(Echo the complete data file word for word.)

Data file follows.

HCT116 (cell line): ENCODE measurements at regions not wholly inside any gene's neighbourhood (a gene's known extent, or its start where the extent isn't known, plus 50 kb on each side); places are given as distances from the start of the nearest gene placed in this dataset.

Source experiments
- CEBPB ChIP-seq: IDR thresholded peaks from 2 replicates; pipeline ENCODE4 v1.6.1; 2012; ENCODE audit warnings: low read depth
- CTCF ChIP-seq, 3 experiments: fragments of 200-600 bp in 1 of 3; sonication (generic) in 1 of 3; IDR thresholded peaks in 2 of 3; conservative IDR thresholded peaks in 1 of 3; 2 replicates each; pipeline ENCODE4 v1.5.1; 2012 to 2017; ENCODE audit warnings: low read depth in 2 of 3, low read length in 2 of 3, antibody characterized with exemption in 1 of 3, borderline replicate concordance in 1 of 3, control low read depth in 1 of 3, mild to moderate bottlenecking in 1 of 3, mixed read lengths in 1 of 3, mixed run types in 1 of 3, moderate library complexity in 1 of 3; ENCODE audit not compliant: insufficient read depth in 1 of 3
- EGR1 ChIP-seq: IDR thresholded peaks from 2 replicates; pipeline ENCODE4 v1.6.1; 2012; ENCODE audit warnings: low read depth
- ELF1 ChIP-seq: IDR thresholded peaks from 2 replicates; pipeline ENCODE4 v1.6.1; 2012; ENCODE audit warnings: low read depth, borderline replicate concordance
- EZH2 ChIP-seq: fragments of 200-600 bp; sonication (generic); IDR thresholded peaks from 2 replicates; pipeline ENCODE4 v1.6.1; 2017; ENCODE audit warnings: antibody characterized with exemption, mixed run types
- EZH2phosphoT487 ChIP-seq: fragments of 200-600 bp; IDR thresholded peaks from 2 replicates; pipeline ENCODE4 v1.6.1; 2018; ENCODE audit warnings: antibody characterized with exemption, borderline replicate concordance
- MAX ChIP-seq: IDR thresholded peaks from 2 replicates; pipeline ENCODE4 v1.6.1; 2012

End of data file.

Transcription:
HCT116 (cell line): ENCODE measurements at regions not wholly inside any gene's neighbourhood (a gene's known extent, or its start where the extent isn't known, plus 50 kb on each side); places are given as distances from the start of the nearest gene placed in this dataset.

Source experiments
- CEBPB ChIP-seq: IDR thresholded peaks from 2 replicates; pipeline ENCODE4 v1.6.1; 2012; ENCODE audit warnings: low read depth
- CTCF ChIP-seq, 3 experiments: fragments of 200-600 bp in 1 of 3; sonication (generic) in 1 of 3; IDR thresholded peaks in 2 of 3; conservative IDR thresholded peaks in 1 of 3; 2 replicates each; pipeline ENCODE4 v1.5.1; 2012 to 2017; ENCODE audit warnings: low read depth in 2 of 3, low read length in 2 of 3, antibody characterized with exemption in 1 of 3, borderline replicate concordance in 1 of 3, control low read depth in 1 of 3, mild to moderate bottlenecking in 1 of 3, mixed read lengths in 1 of 3, mixed run types in 1 of 3, moderate library complexity in 1 of 3; ENCODE audit not compliant: insufficient read depth in 1 of 3
- EGR1 ChIP-seq: IDR thresholded peaks from 2 replicates; pipeline ENCODE4 v1.6.1; 2012; ENCODE audit warnings: low read depth
- ELF1 ChIP-seq: IDR thresholded peaks from 2 replicates; pipeline ENCODE4 v1.6.1; 2012; ENCODE audit warnings: low read depth, borderline replicate concordance
- EZH2 ChIP-seq: fragments of 200-600 bp; sonication (generic); IDR thresholded peaks from 2 replicates; pipeline ENCODE4 v1.6.1; 2017; ENCODE audit warnings: antibody characterized with exemption, mixed run types
- EZH2phosphoT487 ChIP-seq: fragments of 200-600 bp; IDR thresholded peaks from 2 replicates; pipeline ENCODE4 v1.6.1; 2018; ENCODE audit warnings: antibody characterized with exemption, borderline replicate concordance
- MAX ChIP-seq: IDR thresholded peaks from 2 replicates; pipeline ENCODE4 v1.6.1; 2012